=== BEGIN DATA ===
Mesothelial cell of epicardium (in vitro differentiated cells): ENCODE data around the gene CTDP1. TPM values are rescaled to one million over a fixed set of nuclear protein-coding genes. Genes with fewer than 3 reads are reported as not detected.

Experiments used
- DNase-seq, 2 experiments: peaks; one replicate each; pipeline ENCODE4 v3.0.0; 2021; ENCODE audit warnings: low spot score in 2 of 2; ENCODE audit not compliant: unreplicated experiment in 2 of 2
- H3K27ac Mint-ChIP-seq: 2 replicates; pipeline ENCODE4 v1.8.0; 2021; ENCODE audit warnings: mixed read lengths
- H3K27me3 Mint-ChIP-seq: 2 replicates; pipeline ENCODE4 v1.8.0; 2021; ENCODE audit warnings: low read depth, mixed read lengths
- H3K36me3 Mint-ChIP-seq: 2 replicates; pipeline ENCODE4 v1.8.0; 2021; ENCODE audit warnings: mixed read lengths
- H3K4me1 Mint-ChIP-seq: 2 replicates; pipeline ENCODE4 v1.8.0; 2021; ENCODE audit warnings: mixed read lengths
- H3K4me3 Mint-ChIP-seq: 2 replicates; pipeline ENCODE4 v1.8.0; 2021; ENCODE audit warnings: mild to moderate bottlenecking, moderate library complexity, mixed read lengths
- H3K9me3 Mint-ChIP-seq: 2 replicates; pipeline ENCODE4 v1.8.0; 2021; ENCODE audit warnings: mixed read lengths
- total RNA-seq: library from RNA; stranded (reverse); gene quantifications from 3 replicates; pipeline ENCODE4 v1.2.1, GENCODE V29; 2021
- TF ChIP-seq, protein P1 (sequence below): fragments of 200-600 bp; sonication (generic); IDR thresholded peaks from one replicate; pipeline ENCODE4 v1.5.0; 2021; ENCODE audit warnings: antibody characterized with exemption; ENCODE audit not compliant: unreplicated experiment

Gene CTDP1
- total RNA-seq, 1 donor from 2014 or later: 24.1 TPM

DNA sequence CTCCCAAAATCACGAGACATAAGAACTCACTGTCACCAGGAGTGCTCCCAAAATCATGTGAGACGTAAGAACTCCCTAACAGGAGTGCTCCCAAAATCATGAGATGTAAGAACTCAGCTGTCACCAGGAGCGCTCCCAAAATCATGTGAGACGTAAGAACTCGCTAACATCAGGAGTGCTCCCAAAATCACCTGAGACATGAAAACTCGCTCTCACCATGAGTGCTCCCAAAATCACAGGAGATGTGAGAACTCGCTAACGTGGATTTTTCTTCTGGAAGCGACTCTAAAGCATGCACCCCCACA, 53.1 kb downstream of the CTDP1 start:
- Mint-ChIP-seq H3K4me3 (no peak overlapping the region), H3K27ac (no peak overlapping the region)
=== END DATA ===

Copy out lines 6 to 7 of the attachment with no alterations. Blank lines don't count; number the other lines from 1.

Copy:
- H3K36me3 Mint-ChIP-seq: 2 replicates; pipeline ENCODE4 v1.8.0; 2021; ENCODE audit warnings: mixed read lengths
- H3K4me1 Mint-ChIP-seq: 2 replicates; pipeline ENCODE4 v1.8.0; 2021; ENCODE audit warnings: mixed read lengths